Sir Isaac Newton's third law of motion states, "For every action there is an equal and opposite reaction." In life everything one does has a positive or negative effect on the surrounding population and environment. This is evident in the European conquest of New England. In order for one to understand how the conquest caused distinct changes to the culture and ecology of the native population and land one must first understand how the New England natives and environment functioned before the Europeans landed, how the European settlements functions differed the natives ideals and culture, and what effects European conquest had on the native people and the land. .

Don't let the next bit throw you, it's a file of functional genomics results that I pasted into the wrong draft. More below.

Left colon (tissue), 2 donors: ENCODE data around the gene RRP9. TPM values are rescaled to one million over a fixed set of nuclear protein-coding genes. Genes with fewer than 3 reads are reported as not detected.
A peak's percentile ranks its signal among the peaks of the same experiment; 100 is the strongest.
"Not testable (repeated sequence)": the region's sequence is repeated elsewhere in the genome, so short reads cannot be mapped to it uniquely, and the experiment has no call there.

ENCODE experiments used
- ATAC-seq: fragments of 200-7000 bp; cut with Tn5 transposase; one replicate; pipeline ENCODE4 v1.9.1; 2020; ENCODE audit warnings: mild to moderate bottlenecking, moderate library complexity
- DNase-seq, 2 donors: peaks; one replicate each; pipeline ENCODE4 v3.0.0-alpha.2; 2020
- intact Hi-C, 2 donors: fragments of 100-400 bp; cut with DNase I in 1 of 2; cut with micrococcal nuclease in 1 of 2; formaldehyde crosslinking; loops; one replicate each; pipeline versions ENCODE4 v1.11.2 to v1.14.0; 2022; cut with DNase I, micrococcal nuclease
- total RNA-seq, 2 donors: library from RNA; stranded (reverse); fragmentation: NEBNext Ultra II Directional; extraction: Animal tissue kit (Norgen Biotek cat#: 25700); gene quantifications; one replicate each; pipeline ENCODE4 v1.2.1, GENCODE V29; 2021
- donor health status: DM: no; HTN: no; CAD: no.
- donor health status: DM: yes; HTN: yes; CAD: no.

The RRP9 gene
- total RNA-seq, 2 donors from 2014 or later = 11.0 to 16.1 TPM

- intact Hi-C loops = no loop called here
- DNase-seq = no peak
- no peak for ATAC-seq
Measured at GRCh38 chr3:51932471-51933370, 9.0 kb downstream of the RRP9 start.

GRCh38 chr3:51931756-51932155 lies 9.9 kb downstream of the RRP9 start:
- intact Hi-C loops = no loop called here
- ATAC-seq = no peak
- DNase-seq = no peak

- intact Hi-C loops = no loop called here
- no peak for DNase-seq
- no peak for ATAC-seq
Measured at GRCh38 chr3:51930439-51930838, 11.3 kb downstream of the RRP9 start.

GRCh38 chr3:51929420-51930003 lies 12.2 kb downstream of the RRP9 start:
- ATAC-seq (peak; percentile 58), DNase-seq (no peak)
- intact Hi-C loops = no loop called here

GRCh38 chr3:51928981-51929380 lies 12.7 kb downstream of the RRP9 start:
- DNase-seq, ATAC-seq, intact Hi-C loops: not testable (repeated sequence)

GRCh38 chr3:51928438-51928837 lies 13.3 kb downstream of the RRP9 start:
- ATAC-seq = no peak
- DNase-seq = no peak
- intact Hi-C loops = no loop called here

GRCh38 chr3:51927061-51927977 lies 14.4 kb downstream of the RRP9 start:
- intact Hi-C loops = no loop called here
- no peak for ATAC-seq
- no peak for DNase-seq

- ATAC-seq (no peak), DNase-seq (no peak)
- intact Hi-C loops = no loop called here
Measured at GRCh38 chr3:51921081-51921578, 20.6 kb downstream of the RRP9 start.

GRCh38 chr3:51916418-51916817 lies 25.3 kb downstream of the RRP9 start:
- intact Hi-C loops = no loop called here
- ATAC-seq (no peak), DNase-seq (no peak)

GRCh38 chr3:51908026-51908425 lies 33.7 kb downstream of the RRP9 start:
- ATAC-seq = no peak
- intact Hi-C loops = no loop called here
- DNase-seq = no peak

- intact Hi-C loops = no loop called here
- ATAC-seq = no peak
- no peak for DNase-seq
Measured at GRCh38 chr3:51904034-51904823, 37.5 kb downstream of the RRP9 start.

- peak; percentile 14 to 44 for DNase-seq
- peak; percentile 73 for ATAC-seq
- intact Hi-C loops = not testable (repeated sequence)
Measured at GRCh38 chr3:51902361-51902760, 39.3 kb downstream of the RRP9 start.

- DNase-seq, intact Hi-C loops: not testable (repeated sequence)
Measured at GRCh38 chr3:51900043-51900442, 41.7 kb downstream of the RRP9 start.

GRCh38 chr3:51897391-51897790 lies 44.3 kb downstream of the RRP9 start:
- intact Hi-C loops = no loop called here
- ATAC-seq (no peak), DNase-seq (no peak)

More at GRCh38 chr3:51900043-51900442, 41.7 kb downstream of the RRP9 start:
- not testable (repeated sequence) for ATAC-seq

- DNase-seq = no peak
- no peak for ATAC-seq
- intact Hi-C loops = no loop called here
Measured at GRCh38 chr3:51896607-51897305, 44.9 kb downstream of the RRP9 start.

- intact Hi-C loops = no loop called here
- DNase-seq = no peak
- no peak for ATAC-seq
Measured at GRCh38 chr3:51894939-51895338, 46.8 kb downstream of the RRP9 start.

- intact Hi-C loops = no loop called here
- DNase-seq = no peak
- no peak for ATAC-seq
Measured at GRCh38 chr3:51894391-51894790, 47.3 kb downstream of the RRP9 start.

The native population, often referred to as Indians, can be split into two different groups based on their locations in New England and customs. While both groups lived a life based on sustenance how they gained this is the key factor differentiating them. The Northern Indians were a hunting-and-gathering society while the Southern Indians relied mainly on agriculture. Both were nomadic which contributed greatly to the way they lived, and it was this mobility along with other practices that caused the pre-European environment to have such a surplus of wildlife. Practices such as: planting maize with other crops like kidney beans, squash and tobacco; setting places where they had settled ablaze once they departed; and choosing to starve rather than deplete the environment of more than was needed were common among Indian tribes. Trade and other such ideas were not very vital to the Indians since everything they needed was provided by nature. Trade, specifically money (wampum), was saved for the elite and used to gain alliances and trust. Also, their definition of ownership was based off of their life of sustenance. To an Indian, one owned only what was in their immediate possession. The ecology of New England before the European conquest was a lush paradise full of wildlife during the spring and summer months but a harsh one during the winter.